Should I quit my job for my business?

Smiling man standing with arms crossed

Many entrepreneurs find themselves, at some point, wrestling with a difficult decision: “Am I ready to quit my job so I can focus on my business full-time?”

Galen Herbst de Cortina, CFP®, vividly remembers making this decision himself when he founded his business: Buff Your Finances. Now, as a financial planner who works primarily with professional video gamers, he helps clients who are facing the same dilemma. 

Since Galen is both an entrepreneur and a financial advisor, he has an unusual perspective. 

Financial planners, like me, are in a funny place because almost all of us made the leap to start our own businesses … but we’d almost never tell a client to do what we did because it goes against traditional, conservative financial advice.

The way I see it, though, is my job isn’t to tell clients, “You need to follow this specific advice no matter how you feel about it.” I’m here to make sure they’re informed—that they’re aware of the risks and they’re managing them intelligently. Because …what’s the money for, anyway? The money is for helping you live a life that you enjoy.

Here, you’ll find his advice on how to answer the question, “Am I ready to quit my job to focus on my business?” You’ll find some tips on how to prepare if the answer is “No, not yet” but you want to make this leap in the future.

Am I ready to quit my job? 

When Galen is working with a client who is thinking about quitting their job to focus on their business, they go through a few specific steps to assess the risks and benefits—just like they would with any other major financial decision.  

Frankly, starting a business is an investment in your future. Investments can be risky, right? That doesn’t mean that they are a bad decision as long as you’re aware of the risks and being practical about them. 

Being self-employed comes with a few notable financial risks and responsibilities. That isn’t to say that it’s necessarily more risky than working for an employer, but since you’re reading this post, they are likely new and unfamiliar risks. Here are the specific steps you can take to ensure you’re prepared to face them. 

1. Calculate your true salary

Most people are very aware of the amount that gets deposited into their bank accounts for each paycheck, but you almost certainly need to earn much more than this sum to replace your salary. Why? There are three primary reasons. 

  1. Your employer typically withholds money from your paycheck for your state and federal taxes. When you’re self-employed, you’ll need to set aside a percentage of your earnings for income tax.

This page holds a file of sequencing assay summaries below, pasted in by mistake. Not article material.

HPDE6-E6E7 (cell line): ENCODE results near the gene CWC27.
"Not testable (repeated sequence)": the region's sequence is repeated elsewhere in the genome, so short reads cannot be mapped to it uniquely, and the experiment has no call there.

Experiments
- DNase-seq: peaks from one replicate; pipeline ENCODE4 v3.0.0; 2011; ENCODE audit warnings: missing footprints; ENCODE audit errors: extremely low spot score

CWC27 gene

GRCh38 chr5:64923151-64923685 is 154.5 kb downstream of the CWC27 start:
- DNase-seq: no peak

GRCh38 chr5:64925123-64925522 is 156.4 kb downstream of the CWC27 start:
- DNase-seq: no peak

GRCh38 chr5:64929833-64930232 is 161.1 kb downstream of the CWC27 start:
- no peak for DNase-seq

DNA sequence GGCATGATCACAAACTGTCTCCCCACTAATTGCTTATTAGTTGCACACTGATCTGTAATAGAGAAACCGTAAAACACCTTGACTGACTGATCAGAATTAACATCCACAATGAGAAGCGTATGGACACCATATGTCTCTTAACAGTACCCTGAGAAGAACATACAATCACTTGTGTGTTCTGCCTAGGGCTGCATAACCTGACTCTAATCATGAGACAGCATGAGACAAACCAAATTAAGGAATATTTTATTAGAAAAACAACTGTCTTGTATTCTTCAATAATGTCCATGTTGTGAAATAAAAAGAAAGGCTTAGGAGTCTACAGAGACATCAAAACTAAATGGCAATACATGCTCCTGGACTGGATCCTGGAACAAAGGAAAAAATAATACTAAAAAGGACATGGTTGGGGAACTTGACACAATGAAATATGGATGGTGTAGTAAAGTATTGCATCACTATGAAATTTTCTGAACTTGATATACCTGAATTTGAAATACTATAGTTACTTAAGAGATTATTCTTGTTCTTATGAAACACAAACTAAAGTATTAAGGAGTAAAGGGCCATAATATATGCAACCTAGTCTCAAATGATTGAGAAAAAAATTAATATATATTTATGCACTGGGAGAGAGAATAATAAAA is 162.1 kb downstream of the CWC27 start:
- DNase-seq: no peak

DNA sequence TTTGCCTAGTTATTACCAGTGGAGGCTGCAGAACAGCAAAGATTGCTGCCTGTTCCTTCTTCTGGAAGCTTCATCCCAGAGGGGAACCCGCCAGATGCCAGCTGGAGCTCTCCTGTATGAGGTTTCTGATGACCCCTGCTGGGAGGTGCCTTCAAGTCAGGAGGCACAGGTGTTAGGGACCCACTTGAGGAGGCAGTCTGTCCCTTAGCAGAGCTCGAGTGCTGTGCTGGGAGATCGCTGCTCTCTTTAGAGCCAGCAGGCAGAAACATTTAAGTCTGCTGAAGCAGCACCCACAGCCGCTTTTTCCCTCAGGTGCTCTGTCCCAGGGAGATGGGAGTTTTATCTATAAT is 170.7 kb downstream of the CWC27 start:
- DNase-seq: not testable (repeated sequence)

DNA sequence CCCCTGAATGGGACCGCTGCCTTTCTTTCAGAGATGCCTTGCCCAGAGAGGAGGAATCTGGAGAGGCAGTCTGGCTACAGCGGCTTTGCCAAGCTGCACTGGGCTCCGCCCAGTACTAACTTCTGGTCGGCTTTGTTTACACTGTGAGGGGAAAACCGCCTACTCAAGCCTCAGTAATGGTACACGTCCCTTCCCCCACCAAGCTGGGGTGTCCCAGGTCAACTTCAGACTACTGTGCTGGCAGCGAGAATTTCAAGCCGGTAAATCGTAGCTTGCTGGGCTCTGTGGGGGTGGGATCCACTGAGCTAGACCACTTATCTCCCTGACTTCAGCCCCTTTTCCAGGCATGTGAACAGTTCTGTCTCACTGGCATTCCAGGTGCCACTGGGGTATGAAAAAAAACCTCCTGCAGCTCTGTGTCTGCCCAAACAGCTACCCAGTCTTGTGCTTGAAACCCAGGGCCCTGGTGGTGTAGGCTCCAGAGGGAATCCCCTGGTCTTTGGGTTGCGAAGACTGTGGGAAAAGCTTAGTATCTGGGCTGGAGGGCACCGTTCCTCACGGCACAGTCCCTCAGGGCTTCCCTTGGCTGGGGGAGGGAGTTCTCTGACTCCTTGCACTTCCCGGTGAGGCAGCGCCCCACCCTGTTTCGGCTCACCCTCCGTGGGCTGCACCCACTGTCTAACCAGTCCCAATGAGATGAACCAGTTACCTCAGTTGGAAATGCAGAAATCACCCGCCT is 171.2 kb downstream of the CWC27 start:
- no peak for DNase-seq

2. When you work for an employer, the employer will pay part of your Social Security and Medicare tax, but when you work for yourself, you’re responsible for the entire sum. This tax is referred to as self-employment tax, and it can add up to a substantial amount. 
  3. Many employers also offer benefits like health insurance, paid time off, disability insurance, and more. When you work for yourself, you’ll have to arrange (and pay for!) your own benefits. 

Once you calculate your true salary by adding taxes and the cost of benefits, you’ll know how your current budget will be affected if you give it up. 

2. Create a realistic budget 

At this point, you know how much you would need to earn to replace your salary. This information is vital, but it’s not the same as knowing how much you spend—or even more importantly, how much you could be spending. 

Galen puts it like this: “Your current-state spending might be matched to your current-state earnings.” Most people create budgets that are at least partially informed by their incomes, and they probably would spend more or less if their income changed. When you’re considering taking a financial risk, it’s always a good idea to know exactly how much you need to get by. 

This step requires realism and time. How far are you willing to go—and how much would you be willing to give up—to pursue your goal of building a business? There are countless stories of entrepreneurs who cut their costs to the bone in order to get their business off the ground. 

It’s important to think critically about everything you’re planning to give up, however. Sometimes it’s easy to create a budget that seems doable on paper, but when you start to apply it, you realize that you’re sacrificing something that’s essential to your overall health and wellbeing. 

One last piece of advice from Galen on this step: once you’ve determined a budget, give it a test run. If you believe you can cut your costs by 30%, do it for a few months and deposit your savings into a separate bank account. The benefits of this strategy are twofold: at the end of the test run, you should feel confident that the budget is realistic and you’ll have a good chunk of savings that are sure to come in handy later. 

3. Estimate ramp-up time for your business

Sometimes, you have to make a leap. Maybe your business isn’t earning enough to live on, yet—that doesn’t necessarily mean that you can’t devote yourself full-time to your business as long as you have savings, realistic expectations, and a decent fallback plan.